or How I learned to Abhor the Dollar
(This post is best read to the tune of Rage Against the Machine.)
Damnable thing, that; just when you think you’ve got yourself a brilliant idea to write about, you sit your pathetic ass down and try to hammer out something worthwhile in the vain hope that maybe, just maybe, if you throw enough proverbial shit at the wall some of it will stick in a coherent enough pattern to justify calling it writing.
Christ, no wonder writers end up starving or blowing their brains out.
Trying to monetize my mad ramblings – who would pay money for this shit anyway? – is perhaps my greatest Sisyphean task, and one I frequently and mistakenly indulge with all-nighters of booze and tobacco, thinking that this one is the one to catapult me to success.
And after sobering up the following morning afternoon, I give it a laugh. Oh, how I am a creature of predictable habit!
“You think too much,” I’ve oft been told; and how damningly true is the accusation leveled! What did Bukowski have to say about writing?
“Don’t try.” And these are words to live by.
My on-again off-again editor (and using that term loosely here) said it best when I asked him to review some of my latest poems I was peddling for submission. “Artistic integrity,” he laughingly said. “Die in obscurity; that’s the only way to preserve it.” He struck a chord of clarity with that remark: why bother chasing dollar signs when I should be writing for writing’s sake?
After much introspection, booze, tobacco, fatigue, and ink upon the page, it is decided he’s absolutely right. Maxwell, you wonderful kike, you’ve nailed it like Christ to the Cross.
Let’s be clear: I’m no professional and don’t plan on achieving such status. I’m not half bad with a pen (so I’m told) and the hacked state of most publications these days indicates I probably could achieve some sort of fame as a professional writer.
Provided I sell myself out, of course, to the Almighty Dollar. People tend to like vulgarity in their blog posts, paving the way for a book deal, which leads to a movie deal, which leads to death by selling out and cocaine. And if there’s one thing you can take away from Ozzy, let it be that money ain’t success: the truth is inconvenient.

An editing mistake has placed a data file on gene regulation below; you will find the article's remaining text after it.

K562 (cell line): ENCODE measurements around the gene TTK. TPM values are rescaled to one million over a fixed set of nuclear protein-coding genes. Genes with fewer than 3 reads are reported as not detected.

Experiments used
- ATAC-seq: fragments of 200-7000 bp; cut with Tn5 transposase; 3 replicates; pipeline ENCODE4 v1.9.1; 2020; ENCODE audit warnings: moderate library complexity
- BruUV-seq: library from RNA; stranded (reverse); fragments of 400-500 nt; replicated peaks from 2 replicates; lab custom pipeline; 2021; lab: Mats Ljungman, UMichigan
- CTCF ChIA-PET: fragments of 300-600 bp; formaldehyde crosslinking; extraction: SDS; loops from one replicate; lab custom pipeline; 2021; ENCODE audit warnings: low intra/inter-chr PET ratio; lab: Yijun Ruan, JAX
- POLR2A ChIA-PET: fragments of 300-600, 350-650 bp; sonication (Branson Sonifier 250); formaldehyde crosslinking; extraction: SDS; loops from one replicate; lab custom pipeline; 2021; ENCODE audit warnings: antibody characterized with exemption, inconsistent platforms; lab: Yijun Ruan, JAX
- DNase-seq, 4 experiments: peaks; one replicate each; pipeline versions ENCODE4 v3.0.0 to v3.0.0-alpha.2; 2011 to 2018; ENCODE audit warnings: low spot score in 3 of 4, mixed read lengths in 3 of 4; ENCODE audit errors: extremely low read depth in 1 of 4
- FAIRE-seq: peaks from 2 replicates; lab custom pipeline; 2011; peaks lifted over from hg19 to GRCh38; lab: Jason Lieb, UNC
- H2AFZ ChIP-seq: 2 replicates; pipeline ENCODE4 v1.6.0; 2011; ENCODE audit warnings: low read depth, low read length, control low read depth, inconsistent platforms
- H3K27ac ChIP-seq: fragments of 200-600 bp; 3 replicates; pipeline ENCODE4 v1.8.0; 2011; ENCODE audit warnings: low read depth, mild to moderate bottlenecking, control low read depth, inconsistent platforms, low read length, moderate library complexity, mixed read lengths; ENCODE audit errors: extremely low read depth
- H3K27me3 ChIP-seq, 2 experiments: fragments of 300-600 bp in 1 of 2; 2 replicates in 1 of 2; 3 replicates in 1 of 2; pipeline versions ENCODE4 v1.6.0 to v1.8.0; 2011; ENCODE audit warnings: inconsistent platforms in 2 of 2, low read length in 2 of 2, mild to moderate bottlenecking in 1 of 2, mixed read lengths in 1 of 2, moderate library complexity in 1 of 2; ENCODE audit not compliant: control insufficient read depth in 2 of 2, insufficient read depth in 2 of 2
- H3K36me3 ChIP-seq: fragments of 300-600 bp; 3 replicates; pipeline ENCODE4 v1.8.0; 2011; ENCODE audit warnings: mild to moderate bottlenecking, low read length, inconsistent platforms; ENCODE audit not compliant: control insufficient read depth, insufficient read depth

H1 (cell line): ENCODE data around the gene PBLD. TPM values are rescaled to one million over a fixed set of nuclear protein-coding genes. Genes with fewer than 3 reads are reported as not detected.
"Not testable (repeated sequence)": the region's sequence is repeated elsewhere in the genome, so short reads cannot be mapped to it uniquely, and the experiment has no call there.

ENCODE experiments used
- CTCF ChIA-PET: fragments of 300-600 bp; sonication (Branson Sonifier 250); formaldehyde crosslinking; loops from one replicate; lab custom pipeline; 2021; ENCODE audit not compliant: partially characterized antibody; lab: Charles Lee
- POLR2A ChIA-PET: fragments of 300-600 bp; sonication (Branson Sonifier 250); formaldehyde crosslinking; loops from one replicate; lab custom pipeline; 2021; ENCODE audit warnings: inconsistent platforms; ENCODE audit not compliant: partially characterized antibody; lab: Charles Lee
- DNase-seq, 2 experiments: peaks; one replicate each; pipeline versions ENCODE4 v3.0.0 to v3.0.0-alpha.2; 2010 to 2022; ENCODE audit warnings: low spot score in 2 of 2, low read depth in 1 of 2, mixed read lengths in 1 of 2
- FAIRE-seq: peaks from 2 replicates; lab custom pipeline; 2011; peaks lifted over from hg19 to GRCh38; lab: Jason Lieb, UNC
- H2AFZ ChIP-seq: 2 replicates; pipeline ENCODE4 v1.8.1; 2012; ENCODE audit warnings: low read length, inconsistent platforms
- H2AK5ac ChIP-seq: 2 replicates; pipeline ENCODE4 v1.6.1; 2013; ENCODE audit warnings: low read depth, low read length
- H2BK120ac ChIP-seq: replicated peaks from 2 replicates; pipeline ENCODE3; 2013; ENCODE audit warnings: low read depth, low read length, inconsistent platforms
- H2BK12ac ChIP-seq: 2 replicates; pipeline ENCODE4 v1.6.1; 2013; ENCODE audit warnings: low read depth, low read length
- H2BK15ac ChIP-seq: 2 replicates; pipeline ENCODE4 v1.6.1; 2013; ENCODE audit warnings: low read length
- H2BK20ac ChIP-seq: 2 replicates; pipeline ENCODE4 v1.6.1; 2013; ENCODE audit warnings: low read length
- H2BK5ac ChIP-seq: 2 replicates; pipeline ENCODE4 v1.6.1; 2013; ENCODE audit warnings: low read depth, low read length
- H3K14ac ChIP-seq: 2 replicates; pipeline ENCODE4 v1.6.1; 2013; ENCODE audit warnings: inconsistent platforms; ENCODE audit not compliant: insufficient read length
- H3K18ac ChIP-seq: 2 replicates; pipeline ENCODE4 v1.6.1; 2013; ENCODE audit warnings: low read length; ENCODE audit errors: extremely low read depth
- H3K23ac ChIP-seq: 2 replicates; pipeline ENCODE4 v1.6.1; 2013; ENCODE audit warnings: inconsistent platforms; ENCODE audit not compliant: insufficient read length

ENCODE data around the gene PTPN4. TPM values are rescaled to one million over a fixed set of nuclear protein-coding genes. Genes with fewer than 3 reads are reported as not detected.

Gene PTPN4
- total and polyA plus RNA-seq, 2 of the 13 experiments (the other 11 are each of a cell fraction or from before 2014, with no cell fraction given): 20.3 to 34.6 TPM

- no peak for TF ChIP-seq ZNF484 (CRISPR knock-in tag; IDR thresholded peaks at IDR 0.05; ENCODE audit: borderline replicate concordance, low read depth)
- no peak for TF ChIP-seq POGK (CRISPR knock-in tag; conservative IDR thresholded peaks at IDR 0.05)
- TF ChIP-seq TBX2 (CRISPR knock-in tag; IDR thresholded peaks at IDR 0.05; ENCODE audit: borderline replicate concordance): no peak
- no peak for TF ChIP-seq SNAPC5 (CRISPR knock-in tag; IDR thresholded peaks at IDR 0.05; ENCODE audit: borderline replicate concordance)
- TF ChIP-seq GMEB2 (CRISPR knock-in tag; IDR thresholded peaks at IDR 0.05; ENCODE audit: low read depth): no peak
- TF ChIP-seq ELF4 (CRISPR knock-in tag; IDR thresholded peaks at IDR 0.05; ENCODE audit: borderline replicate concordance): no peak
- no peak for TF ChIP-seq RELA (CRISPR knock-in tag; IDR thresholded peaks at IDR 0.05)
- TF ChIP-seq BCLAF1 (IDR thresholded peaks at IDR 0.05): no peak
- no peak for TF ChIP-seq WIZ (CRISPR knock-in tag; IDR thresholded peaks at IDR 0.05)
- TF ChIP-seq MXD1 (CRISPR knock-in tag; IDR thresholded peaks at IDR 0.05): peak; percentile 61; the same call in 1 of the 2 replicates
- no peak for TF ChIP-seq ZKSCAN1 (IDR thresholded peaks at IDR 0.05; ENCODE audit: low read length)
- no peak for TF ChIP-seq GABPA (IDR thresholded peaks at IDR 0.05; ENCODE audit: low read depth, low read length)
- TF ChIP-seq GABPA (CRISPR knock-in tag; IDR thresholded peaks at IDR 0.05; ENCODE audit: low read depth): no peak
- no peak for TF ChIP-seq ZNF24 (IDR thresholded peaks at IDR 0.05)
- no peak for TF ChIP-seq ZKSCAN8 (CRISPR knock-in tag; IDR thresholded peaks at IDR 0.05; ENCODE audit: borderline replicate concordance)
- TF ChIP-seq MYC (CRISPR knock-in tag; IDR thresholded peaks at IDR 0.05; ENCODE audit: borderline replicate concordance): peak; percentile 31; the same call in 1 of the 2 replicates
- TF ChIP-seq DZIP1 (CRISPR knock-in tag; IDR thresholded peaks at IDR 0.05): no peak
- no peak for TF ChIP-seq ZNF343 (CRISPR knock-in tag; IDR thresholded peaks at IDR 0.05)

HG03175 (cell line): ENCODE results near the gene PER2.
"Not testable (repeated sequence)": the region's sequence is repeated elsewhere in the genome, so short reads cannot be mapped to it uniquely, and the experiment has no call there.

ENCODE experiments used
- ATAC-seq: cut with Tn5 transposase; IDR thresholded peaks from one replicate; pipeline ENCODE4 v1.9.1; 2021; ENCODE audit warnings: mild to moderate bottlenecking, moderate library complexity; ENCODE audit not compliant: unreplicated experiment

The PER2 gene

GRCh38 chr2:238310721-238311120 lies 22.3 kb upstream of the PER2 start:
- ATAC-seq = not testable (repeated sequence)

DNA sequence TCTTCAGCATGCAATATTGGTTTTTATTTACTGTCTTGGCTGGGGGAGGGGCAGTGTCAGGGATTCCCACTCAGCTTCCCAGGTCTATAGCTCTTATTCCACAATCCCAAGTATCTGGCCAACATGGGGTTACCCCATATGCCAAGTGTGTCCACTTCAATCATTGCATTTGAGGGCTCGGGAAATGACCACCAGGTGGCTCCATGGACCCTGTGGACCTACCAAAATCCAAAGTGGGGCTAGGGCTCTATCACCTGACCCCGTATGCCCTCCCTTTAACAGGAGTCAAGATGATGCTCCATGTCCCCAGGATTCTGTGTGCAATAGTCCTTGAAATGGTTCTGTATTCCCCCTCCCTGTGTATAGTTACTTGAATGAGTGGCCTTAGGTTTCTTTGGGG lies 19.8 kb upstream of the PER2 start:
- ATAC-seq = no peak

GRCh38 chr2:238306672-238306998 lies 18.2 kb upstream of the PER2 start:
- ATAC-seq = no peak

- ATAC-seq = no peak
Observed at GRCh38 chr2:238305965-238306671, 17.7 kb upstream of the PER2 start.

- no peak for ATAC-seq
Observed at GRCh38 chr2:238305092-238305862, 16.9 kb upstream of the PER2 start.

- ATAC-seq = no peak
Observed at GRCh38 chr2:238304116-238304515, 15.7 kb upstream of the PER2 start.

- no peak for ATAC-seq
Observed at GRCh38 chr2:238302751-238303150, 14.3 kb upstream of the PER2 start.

Be a travel writer! they say. You go on so many adventures, surely someone would pay you to write about it!
Perhaps, but that profession is bought and sold like cattle at auction. You want to write whilst on the move and make a buck doing so? Well fuckin’ a right! You certainly can provided you advertise featured products. I do love traveling, as we all know, but I’d rather starve than shoehorn in an article about how fantastic these Hiking Shoes™ are when doing so.
And I’m pretty fucking good at starving.
It’s no secret that the majority of published material these days is written with an ulterior motive: for the piece of rubbish to end up on the big screen as a giant shit show of a poor adaptation for the sole purpose of raking in the dough of suckers who ever after debate which medium expressed the author’s intent best.
That’s why we have “literature” like Fifty Shades of Gray, Twilight, and the shit clinging to the arid ass cheeks of Nicholas Sparks defining our generation’s literary contributions. Again, I’m no professional, but come on folks: if this shit continues to be published and publicized what happens to the real authors who are actually trying to make the world a better place with their words?
Sellouts are rolling around in their Scrooge McDuck money piles whilst the genuine artists are faced with a horrid decision: keep up the good fight and die in obscurity, or join the herd and feed yourself exotic sushi off an even more exotic Asian babe.
And lemme tell you folks, after having almost married an exotic Asian babe, it ain’t worth it.
Comrades, keep up the fight. Die in obscurity whilst sticking to your morals and guns. Write for writing’s sake and let no one persuade you to give it all up because “this could be a blockbuster.” You’re better than that. We’re better than that.
Fuck you; I won’t do what you tell me.
3 thoughts on “Writer’s Block”
Hemingway said it’s very easy to write. All you do is sit before a blank sheet of paper until beads of blood form on your forehead…
Papa Hemingway isn’t too far off the mark with that advice.
Thanks for reading and commenting.